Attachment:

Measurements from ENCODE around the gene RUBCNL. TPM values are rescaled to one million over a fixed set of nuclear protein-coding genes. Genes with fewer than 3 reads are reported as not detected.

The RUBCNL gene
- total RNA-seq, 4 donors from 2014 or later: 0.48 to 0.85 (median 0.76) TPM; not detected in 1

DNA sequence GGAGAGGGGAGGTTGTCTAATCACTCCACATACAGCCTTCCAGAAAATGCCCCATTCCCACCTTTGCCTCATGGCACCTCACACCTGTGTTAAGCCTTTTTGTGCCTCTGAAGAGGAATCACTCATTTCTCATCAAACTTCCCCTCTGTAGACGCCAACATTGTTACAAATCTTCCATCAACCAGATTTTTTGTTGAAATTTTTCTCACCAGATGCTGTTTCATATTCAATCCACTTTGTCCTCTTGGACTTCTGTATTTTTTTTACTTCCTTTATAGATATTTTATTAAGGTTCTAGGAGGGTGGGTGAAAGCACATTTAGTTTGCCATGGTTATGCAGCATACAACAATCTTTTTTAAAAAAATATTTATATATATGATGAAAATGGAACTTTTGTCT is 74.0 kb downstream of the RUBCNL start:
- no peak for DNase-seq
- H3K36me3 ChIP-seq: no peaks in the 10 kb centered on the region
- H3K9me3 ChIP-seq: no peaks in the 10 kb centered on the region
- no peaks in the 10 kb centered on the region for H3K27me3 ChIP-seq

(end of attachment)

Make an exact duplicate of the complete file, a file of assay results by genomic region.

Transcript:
Measurements from ENCODE around the gene RUBCNL. TPM values are rescaled to one million over a fixed set of nuclear protein-coding genes. Genes with fewer than 3 reads are reported as not detected.

The RUBCNL gene
- total RNA-seq, 4 donors from 2014 or later: 0.48 to 0.85 (median 0.76) TPM; not detected in 1

DNA sequence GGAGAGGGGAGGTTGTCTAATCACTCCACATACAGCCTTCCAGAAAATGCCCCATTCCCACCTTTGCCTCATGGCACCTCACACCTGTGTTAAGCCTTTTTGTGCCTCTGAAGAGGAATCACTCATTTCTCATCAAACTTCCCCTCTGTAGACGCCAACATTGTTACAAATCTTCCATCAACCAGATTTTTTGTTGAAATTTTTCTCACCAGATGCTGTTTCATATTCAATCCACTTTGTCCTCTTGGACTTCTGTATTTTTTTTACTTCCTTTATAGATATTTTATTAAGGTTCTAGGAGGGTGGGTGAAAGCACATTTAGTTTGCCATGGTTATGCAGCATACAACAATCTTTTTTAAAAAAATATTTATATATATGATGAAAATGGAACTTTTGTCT is 74.0 kb downstream of the RUBCNL start:
- no peak for DNase-seq
- H3K36me3 ChIP-seq: no peaks in the 10 kb centered on the region
- H3K9me3 ChIP-seq: no peaks in the 10 kb centered on the region
- no peaks in the 10 kb centered on the region for H3K27me3 ChIP-seq